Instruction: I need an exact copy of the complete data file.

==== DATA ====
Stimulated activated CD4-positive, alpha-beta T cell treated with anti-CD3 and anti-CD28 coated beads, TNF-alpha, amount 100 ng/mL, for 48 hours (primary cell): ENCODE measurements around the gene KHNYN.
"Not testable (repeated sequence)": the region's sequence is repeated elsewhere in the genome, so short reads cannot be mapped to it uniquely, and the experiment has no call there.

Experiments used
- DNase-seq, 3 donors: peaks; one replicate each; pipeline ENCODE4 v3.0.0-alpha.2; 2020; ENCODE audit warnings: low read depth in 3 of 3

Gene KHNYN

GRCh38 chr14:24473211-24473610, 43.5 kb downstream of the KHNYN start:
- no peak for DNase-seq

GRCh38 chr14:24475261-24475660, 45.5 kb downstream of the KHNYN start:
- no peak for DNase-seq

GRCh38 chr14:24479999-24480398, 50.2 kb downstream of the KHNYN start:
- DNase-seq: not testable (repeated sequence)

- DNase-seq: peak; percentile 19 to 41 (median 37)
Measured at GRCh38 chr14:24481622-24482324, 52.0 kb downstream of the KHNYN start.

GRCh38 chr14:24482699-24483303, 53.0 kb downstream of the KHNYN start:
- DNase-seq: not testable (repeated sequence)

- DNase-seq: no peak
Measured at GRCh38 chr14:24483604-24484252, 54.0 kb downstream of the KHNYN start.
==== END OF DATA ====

Stimulated activated CD4-positive, alpha-beta T cell treated with anti-CD3 and anti-CD28 coated beads, TNF-alpha, amount 100 ng/mL, for 48 hours (primary cell): ENCODE measurements around the gene KHNYN.
"Not testable (repeated sequence)": the region's sequence is repeated elsewhere in the genome, so short reads cannot be mapped to it uniquely, and the experiment has no call there.

Experiments used
- DNase-seq, 3 donors: peaks; one replicate each; pipeline ENCODE4 v3.0.0-alpha.2; 2020; ENCODE audit warnings: low read depth in 3 of 3

Gene KHNYN

GRCh38 chr14:24473211-24473610, 43.5 kb downstream of the KHNYN start:
- no peak for DNase-seq

GRCh38 chr14:24475261-24475660, 45.5 kb downstream of the KHNYN start:
- no peak for DNase-seq

GRCh38 chr14:24479999-24480398, 50.2 kb downstream of the KHNYN start:
- DNase-seq: not testable (repeated sequence)

- DNase-seq: peak; percentile 19 to 41 (median 37)
Measured at GRCh38 chr14:24481622-24482324, 52.0 kb downstream of the KHNYN start.

GRCh38 chr14:24482699-24483303, 53.0 kb downstream of the KHNYN start:
- DNase-seq: not testable (repeated sequence)

- DNase-seq: no peak
Measured at GRCh38 chr14:24483604-24484252, 54.0 kb downstream of the KHNYN start.